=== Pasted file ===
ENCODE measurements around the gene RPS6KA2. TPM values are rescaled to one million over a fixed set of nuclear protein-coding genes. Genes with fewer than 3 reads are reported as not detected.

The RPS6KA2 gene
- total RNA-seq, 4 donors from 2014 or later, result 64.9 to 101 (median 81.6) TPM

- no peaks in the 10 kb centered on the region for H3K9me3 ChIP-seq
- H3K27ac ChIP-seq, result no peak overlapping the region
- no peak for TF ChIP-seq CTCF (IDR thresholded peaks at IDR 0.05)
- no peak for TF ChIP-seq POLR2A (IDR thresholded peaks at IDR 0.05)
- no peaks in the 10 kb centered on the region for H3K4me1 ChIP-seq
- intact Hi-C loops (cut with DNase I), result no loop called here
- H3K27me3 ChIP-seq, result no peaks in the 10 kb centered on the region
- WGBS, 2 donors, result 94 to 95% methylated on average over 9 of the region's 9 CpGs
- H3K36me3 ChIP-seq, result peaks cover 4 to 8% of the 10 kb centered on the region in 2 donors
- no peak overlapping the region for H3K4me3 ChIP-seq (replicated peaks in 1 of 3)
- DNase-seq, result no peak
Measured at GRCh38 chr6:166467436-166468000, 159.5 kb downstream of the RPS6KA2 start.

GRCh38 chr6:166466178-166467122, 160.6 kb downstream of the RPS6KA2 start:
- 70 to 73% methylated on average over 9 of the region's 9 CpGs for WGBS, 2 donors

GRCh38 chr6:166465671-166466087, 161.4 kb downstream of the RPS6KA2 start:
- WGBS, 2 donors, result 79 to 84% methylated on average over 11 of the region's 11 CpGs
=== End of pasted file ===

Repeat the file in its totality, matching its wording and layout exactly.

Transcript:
ENCODE measurements around the gene RPS6KA2. TPM values are rescaled to one million over a fixed set of nuclear protein-coding genes. Genes with fewer than 3 reads are reported as not detected.

The RPS6KA2 gene
- total RNA-seq, 4 donors from 2014 or later, result 64.9 to 101 (median 81.6) TPM

- no peaks in the 10 kb centered on the region for H3K9me3 ChIP-seq
- H3K27ac ChIP-seq, result no peak overlapping the region
- no peak for TF ChIP-seq CTCF (IDR thresholded peaks at IDR 0.05)
- no peak for TF ChIP-seq POLR2A (IDR thresholded peaks at IDR 0.05)
- no peaks in the 10 kb centered on the region for H3K4me1 ChIP-seq
- intact Hi-C loops (cut with DNase I), result no loop called here
- H3K27me3 ChIP-seq, result no peaks in the 10 kb centered on the region
- WGBS, 2 donors, result 94 to 95% methylated on average over 9 of the region's 9 CpGs
- H3K36me3 ChIP-seq, result peaks cover 4 to 8% of the 10 kb centered on the region in 2 donors
- no peak overlapping the region for H3K4me3 ChIP-seq (replicated peaks in 1 of 3)
- DNase-seq, result no peak
Measured at GRCh38 chr6:166467436-166468000, 159.5 kb downstream of the RPS6KA2 start.

GRCh38 chr6:166466178-166467122, 160.6 kb downstream of the RPS6KA2 start:
- 70 to 73% methylated on average over 9 of the region's 9 CpGs for WGBS, 2 donors

GRCh38 chr6:166465671-166466087, 161.4 kb downstream of the RPS6KA2 start:
- WGBS, 2 donors, result 79 to 84% methylated on average over 11 of the region's 11 CpGs